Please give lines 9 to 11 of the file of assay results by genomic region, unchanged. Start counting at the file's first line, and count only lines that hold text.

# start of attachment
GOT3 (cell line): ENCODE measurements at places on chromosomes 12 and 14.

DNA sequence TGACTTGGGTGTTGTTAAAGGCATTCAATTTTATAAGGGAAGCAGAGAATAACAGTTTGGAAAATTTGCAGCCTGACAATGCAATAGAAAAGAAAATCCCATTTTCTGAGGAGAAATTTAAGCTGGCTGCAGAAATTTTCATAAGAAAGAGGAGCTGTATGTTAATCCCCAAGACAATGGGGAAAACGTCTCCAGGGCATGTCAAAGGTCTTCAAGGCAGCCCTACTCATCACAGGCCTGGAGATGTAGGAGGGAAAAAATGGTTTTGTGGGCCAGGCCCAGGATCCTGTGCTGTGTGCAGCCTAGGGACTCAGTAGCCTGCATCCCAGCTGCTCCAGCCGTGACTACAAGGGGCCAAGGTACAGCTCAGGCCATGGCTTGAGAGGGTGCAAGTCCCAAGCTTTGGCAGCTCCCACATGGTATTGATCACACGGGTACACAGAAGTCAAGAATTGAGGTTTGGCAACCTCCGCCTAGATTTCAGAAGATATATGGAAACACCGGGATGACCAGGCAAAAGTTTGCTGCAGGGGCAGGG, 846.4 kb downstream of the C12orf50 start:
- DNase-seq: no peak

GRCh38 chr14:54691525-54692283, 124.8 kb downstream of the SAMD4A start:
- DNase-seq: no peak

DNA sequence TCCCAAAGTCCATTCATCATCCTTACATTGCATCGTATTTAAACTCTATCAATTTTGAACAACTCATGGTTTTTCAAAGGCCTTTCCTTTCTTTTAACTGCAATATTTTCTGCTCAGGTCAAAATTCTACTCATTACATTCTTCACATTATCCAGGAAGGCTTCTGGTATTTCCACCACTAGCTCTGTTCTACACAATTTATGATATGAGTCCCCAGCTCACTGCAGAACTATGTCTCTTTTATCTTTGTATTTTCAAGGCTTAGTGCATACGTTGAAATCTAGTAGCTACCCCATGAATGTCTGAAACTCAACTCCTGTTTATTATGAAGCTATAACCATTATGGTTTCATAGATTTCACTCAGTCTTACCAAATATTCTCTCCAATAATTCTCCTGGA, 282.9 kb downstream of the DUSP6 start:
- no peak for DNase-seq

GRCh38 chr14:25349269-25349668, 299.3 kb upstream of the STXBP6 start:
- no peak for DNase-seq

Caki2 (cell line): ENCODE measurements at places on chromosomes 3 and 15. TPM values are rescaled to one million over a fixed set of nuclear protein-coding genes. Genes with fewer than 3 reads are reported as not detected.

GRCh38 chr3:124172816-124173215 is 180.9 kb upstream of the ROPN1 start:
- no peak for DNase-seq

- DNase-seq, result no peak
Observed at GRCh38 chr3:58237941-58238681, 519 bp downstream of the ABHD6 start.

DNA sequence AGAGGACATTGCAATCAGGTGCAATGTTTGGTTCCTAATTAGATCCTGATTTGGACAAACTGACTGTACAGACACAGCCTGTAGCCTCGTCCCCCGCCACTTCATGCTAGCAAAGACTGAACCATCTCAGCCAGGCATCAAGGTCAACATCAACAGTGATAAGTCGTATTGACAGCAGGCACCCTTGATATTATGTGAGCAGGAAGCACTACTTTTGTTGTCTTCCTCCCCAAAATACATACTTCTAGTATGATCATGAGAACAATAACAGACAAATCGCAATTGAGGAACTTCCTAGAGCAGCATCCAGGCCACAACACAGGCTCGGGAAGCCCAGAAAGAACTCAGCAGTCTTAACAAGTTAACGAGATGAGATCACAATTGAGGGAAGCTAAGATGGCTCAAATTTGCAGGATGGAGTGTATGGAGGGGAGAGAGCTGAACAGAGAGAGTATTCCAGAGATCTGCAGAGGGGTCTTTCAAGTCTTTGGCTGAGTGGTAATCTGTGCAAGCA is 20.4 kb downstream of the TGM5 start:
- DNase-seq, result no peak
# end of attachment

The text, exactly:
- no peak for DNase-seq

Caki2 (cell line): ENCODE measurements at places on chromosomes 3 and 15. TPM values are rescaled to one million over a fixed set of nuclear protein-coding genes. Genes with fewer than 3 reads are reported as not detected.

GRCh38 chr3:124172816-124173215 is 180.9 kb upstream of the ROPN1 start: